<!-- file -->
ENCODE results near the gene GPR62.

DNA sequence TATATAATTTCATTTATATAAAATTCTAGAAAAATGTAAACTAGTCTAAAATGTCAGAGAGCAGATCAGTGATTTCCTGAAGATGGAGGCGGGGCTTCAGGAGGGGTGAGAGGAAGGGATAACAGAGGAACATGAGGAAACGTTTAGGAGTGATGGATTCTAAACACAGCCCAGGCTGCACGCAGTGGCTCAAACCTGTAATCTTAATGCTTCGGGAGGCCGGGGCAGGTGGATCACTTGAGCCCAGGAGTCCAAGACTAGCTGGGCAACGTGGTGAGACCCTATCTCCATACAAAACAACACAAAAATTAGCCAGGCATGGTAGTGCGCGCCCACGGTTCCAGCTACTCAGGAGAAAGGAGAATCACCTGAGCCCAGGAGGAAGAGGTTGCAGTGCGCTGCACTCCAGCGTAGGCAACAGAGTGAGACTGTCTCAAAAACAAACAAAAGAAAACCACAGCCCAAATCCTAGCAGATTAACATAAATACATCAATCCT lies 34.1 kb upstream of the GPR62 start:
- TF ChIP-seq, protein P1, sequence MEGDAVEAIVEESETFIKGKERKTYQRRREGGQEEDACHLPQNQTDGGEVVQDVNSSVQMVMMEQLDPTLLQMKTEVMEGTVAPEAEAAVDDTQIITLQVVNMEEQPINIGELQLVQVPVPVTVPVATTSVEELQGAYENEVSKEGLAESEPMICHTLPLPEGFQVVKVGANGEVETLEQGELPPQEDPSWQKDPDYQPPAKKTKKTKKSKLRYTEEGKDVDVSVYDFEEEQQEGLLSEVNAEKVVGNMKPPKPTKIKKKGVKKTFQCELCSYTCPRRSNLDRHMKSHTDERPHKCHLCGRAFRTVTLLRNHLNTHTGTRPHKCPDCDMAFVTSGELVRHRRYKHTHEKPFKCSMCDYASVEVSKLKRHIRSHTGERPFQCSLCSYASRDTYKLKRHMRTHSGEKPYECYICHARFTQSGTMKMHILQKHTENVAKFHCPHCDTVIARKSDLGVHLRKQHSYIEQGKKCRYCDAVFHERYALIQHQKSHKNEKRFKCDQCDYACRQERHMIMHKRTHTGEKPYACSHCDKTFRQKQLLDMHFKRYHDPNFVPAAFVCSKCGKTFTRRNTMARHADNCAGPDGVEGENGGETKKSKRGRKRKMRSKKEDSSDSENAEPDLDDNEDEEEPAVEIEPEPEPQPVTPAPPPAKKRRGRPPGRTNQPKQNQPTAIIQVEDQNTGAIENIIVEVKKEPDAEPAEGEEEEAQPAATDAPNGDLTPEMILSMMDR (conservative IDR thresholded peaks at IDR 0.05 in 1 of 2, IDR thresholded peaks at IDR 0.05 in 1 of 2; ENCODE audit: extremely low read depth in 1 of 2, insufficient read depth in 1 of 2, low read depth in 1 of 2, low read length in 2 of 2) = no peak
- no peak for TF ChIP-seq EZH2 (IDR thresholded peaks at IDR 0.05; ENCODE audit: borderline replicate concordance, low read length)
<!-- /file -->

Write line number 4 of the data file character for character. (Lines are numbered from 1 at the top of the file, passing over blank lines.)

- no peak for TF ChIP-seq EZH2 (IDR thresholded peaks at IDR 0.05; ENCODE audit: borderline replicate concordance, low read length)